FuelsEurope welcomes the recognition of renewable fuels and technology neutrality in heavy-duty transport by the European Economic and Social Committee
FuelsEurope welcomes the adoption of the Opinion on the ‘Review of the CO2 emission standards for heavy-duty vehicles’ by the European Economic and Social Committee (EESC) presented by Rapporteur Dirk Bergrath, Head IG Metal Brussels office, and co-rapporteur Alessandro Bartelloni FuelsEurope Director.
Alessandro Bartelloni described the adoption of the Opinion "After months of intense activity in the working group, we have the reward of the approval by the EESC Plenary. An Opinion on decarbonising heavy-duty vehicles while enhancing EU industry’s leadership and competitiveness, security of supply and social rights. Without technology bans."
The Opinion highlights the role of the Fit-for-55 Package, as the cornerstone that “must ensure a life-cycle approach and avoid road transport decarbonisation leading to a shift of emissions upstream in the value chain.”
The EESC “thinks that the proposed regulation based on the tailpipe approach only needs to be complemented by other policy instruments to incentivise the use of renewable, non-fossil fuels for the part of the fleet running on ICE. The Fit-for-55 package must ensure a life-cycle approach and avoid road transport decarbonisation leading to a shift of emissions upstream in the value chain”.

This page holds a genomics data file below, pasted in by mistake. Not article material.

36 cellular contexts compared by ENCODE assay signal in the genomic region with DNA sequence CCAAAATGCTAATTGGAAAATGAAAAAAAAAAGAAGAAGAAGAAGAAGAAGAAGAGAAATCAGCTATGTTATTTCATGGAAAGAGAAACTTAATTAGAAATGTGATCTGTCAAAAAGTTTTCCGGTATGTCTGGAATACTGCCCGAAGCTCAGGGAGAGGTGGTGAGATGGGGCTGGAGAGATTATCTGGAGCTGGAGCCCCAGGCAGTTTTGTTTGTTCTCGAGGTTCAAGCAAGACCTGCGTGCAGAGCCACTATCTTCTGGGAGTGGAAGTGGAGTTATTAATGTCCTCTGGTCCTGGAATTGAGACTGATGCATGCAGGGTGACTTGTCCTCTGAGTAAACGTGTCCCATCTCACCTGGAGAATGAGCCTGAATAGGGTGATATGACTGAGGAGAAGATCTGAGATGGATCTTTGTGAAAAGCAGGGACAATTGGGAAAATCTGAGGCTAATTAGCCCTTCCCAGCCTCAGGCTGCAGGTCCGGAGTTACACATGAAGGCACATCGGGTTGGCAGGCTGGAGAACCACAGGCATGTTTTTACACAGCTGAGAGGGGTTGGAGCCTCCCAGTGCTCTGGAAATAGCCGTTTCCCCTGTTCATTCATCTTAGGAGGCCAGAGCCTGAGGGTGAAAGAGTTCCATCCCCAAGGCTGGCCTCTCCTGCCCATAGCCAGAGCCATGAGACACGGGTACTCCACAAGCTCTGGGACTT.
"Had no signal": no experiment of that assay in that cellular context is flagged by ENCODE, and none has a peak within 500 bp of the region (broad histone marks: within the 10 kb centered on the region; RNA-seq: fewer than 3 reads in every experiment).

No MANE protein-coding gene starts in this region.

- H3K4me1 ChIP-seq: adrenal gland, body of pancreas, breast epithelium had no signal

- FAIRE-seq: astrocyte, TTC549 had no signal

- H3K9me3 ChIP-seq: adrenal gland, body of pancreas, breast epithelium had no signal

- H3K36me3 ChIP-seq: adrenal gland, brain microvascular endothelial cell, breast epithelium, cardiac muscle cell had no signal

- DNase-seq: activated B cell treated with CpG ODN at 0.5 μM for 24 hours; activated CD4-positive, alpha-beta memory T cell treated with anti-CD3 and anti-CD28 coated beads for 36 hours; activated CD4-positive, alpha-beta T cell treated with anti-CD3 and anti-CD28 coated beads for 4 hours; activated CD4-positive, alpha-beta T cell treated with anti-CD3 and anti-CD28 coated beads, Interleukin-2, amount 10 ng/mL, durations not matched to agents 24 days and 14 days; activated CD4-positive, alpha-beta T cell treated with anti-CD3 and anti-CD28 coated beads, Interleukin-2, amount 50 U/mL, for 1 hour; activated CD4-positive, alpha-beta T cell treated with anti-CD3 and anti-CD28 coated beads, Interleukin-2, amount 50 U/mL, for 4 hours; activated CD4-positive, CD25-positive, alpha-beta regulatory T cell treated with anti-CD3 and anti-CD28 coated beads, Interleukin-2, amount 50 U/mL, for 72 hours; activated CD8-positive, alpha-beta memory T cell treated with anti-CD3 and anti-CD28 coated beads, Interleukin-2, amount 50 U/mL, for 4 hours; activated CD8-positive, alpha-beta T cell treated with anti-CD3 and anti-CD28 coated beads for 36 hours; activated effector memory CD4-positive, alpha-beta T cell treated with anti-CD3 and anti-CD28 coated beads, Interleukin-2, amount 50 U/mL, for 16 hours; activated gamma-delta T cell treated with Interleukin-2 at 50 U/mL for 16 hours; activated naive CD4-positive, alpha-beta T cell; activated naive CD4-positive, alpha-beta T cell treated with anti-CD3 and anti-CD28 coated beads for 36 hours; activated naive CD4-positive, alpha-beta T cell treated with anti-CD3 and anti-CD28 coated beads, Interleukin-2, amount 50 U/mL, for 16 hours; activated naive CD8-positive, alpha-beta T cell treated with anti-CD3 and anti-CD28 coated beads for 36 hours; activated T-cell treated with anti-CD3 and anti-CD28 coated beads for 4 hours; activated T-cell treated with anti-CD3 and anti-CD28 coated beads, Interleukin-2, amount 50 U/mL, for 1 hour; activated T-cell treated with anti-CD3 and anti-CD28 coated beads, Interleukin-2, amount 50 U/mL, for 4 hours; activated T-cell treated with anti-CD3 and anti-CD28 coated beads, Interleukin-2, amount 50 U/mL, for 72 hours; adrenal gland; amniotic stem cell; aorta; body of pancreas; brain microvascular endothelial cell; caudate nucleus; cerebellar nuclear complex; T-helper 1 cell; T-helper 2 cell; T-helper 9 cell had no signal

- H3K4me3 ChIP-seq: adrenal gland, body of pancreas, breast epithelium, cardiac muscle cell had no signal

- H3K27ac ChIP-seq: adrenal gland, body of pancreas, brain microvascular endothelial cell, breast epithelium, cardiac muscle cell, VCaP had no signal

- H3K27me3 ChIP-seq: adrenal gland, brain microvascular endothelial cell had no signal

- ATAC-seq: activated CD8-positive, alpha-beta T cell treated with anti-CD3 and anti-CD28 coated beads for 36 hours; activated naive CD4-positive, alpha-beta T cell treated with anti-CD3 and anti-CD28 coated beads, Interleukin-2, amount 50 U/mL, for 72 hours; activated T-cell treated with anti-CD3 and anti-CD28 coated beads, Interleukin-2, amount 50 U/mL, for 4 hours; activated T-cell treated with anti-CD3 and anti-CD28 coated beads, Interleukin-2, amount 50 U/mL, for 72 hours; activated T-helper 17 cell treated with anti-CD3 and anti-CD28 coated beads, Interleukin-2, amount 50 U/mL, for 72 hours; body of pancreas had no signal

Alessandro Bartelloni furthermore added “The Opinion adopted last week underlines that the resilience of the EU economy would benefit from a diversified technology strategy, with sustainable fuels complementing BEVs and hydrogen vehicles, while these two technologies develop and widen their domestic EU basis, and that the technology-neutral option presents numerous advantages. It would notably mitigate the risks both in technology development and in the security of supply.”
Finally, the ‘Review of the CO2 emission standards for heavy-duty vehicles’ Opinion highlights that “the methodology distinguishing between linear CO2 emissions (from fossil fuels) and circular or net-zero emissions (from e-fuels and sustainable biofuels), in a life-cycle context, shows that efficient ICE and hybrid vehicles, fuelled by sustainable biofuels and e-fuels, have a carbon footprint comparable to that of BEVs using fossil-based electricity”.